Medical instrument maker fined $17.3m
Foreign companies should carefully study the antitrust law while operating in China, a senior official with the nation’s top antitrust enforcer said after it announced on Wednesday the first penalty in the medical instrument manufacturing industry.
The China unit of US company Medtronic, a leading supplier of high-end medical devices such as an insulin pumping system, was fined 119 million yuan ($17.3 million), or 4 percent of the company’s annual sales in China last year, for eliminating market competition in the medical industry, according to the National Development and Reform Commission.
Investigations found that the company had fixed resale prices through monopoly agreements with its dealers.
Compared with the recordhigh 6.088 billion yuan fine imposed on Qualcomm in 2014, the amount is at the medium level of the penalty system, which ranges from 1 to 10 percent of the sales of the investigated company in the previous fiscal year.
The company is the first in the medical device industry to face such a fine, which came after the commission investigated several major medical companies before announcing the decision, according to Zhang Handong, director of the commission’s Price Supervision Bureau.
The decision was made after nearly one year of investigation and after more than 10 visits for on-site evidence collection, according to Zhang.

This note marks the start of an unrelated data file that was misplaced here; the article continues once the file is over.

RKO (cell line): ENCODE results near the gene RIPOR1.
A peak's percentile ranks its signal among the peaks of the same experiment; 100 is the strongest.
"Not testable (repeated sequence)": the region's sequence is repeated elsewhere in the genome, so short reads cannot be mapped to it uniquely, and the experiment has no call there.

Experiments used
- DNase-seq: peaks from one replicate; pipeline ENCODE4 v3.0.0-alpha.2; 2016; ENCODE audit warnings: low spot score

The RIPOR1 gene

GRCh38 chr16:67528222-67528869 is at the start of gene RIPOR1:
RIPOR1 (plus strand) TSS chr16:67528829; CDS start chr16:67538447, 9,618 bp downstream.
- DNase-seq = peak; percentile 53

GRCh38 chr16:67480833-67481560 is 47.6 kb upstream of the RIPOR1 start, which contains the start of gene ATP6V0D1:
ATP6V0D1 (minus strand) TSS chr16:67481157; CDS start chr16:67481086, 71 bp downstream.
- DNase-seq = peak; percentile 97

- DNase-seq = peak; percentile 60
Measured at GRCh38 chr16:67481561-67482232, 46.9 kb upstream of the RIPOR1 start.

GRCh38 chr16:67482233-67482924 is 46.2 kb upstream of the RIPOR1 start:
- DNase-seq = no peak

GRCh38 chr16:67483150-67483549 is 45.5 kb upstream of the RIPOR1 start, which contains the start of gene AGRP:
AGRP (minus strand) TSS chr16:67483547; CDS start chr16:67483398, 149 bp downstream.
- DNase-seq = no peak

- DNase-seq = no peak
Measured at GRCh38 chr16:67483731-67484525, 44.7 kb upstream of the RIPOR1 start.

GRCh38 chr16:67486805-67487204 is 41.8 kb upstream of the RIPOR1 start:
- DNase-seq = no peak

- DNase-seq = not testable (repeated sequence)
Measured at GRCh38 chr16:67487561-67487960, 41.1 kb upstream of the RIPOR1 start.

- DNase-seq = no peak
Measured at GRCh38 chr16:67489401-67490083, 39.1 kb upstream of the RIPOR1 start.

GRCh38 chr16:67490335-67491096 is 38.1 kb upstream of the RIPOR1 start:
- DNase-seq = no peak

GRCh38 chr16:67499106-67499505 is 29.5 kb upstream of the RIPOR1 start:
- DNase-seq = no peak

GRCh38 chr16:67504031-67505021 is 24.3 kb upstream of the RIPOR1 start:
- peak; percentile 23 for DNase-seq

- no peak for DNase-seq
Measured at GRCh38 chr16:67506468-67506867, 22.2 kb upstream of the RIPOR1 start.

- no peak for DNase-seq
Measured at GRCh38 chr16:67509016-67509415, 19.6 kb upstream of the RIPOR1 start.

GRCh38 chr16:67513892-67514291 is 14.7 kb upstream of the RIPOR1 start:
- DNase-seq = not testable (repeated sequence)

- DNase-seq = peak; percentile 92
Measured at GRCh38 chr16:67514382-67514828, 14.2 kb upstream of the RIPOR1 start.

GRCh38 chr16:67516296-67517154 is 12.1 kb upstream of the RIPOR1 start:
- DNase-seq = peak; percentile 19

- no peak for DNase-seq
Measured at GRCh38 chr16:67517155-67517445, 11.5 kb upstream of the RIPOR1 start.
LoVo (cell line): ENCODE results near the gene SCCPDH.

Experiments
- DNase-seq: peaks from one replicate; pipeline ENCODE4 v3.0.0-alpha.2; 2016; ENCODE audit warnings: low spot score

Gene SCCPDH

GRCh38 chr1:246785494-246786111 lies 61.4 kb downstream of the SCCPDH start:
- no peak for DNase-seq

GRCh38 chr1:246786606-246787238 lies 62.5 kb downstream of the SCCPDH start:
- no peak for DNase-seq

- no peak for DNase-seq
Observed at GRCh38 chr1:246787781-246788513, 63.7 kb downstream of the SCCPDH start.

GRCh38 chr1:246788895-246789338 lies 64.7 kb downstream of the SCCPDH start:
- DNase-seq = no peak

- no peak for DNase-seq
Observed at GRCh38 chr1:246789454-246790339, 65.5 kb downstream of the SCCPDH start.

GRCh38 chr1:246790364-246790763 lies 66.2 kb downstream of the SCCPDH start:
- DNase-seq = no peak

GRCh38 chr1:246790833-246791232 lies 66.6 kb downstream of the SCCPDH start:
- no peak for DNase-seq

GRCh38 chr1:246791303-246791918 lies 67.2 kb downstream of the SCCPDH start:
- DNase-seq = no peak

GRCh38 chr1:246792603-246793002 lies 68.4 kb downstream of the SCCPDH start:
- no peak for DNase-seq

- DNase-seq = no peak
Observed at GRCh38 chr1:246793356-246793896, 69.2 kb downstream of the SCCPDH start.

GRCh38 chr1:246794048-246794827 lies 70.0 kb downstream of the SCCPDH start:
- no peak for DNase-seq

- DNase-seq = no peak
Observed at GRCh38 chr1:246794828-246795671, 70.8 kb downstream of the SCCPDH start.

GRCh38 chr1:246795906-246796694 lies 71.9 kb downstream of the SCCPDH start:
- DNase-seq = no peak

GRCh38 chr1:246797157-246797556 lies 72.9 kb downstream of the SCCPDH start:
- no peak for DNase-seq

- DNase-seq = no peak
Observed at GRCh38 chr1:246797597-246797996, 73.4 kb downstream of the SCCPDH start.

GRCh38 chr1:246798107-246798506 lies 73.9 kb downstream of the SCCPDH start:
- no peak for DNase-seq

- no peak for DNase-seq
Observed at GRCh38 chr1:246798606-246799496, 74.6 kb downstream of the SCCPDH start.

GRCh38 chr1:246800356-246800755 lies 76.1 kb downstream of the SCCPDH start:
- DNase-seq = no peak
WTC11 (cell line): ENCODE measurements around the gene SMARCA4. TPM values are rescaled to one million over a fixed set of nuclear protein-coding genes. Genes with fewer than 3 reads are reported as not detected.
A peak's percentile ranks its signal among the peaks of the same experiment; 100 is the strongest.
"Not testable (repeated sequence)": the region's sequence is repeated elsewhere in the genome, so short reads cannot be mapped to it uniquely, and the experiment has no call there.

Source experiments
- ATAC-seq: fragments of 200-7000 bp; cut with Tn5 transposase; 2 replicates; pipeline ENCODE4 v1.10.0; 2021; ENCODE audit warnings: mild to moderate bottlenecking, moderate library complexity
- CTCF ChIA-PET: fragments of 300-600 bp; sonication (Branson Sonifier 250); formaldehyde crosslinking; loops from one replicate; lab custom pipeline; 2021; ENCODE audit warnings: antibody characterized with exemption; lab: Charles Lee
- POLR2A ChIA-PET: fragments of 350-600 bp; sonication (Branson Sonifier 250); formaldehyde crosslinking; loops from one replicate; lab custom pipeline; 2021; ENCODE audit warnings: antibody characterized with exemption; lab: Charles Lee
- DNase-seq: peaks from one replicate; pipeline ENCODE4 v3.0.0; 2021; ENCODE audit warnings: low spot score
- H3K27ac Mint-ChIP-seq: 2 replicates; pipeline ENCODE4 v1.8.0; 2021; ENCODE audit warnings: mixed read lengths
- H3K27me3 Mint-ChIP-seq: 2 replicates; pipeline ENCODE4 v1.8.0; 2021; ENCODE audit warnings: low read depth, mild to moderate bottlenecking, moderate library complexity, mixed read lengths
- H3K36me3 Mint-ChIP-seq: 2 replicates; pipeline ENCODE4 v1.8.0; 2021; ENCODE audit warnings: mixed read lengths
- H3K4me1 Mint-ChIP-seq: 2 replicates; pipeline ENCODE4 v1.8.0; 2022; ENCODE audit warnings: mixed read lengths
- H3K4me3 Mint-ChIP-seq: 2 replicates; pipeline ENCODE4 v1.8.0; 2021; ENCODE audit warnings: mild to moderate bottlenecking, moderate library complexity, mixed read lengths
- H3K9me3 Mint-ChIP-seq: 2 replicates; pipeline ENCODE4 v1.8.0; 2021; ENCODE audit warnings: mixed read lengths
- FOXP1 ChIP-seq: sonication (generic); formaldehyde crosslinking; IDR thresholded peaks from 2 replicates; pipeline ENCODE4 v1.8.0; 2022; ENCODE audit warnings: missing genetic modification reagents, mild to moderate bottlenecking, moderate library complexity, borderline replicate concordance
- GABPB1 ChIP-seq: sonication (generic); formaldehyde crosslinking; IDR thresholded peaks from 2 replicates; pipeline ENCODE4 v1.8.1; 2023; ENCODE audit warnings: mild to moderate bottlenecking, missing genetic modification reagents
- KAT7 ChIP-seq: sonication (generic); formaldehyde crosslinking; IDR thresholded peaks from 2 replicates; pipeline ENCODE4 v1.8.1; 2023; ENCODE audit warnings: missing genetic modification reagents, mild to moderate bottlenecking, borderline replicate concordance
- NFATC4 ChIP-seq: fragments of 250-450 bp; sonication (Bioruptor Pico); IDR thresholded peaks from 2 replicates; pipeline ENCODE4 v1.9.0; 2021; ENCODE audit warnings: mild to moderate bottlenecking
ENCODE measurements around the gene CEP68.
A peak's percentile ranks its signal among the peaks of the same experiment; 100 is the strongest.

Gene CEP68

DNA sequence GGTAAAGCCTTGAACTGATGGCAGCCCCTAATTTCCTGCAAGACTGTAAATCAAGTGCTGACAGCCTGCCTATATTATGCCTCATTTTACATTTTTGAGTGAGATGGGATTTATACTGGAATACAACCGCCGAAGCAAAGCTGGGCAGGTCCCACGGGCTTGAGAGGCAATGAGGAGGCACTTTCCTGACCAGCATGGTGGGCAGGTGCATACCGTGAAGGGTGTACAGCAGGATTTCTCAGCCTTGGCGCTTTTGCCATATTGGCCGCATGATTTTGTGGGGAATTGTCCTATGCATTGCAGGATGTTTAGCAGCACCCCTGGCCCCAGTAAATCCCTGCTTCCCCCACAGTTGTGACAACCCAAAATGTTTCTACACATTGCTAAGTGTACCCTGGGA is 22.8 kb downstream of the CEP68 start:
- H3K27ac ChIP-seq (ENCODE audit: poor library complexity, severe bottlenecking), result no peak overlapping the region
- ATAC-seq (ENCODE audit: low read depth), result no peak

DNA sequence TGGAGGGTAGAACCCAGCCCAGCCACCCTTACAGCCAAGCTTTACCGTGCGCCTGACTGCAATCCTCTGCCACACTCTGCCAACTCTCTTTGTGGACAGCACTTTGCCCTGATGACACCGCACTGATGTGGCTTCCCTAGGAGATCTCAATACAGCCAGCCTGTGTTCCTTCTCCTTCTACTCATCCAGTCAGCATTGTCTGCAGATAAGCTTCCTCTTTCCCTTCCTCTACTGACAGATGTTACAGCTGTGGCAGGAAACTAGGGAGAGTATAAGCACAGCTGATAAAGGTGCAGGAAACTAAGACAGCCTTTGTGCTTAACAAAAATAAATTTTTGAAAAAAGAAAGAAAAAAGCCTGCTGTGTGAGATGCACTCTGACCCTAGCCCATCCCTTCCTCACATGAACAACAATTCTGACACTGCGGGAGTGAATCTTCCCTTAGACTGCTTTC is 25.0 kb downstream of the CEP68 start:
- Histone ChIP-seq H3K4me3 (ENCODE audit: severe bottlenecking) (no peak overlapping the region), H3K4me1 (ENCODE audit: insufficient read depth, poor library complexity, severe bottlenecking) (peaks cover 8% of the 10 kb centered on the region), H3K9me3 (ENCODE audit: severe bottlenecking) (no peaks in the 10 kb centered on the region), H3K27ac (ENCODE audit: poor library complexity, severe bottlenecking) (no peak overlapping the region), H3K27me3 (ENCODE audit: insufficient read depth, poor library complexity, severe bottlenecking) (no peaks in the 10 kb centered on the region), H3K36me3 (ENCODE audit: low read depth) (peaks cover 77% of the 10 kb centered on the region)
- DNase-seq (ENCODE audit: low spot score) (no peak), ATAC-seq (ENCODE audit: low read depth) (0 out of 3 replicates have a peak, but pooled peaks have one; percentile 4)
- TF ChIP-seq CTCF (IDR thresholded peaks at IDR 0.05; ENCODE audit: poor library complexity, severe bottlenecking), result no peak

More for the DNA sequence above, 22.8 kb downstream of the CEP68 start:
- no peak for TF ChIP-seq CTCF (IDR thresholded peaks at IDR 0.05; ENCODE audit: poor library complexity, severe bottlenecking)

“Fixing the resale price is among the leading causes that drive up the prices of high-end medical devices to unusually high levels in China,” said Zhang. “We hope the case can become a good example as we strive to promote fair market competition.”
Zhang said the commission treats all market players equally, without discrimination toward foreign or domestic companies, while conducting anti-monopoly enforcement actions.
Xu Xinyu, a veteran commission official who was in charge of the investigation in the landmark case against Qualcomm in 2014, said that foreign companies should study local antitrust law and comply with rules while operating businesses in China.
“Some foreign companies violate the law willfully,” he said, without revealing any
We hope the case can become a good example as we strive to promote fair market competition.” Zhang Handong, director of the National Development and Reform Commission’s Price Supervision Bureau
Xu said the commission had not imposed stricter enforcement on Medtronic to boost growth of domestic companies.
“Setting minimum resale prices is not legal per se in the United States, either,” he said.
“Medtronic failed to prove that its conduct could be exempted according to the criteria prescribed by China’s Anti-Monopoly Law,” he said.
Medtronic said in an email to China Daily that the company accepts the decision.
It also said that it is committed to ensuring that it is in full compliance with local laws and regulations.
Xu said the commission would enhance anti-monopoly enforcement in the future and strengthen pricing supervision.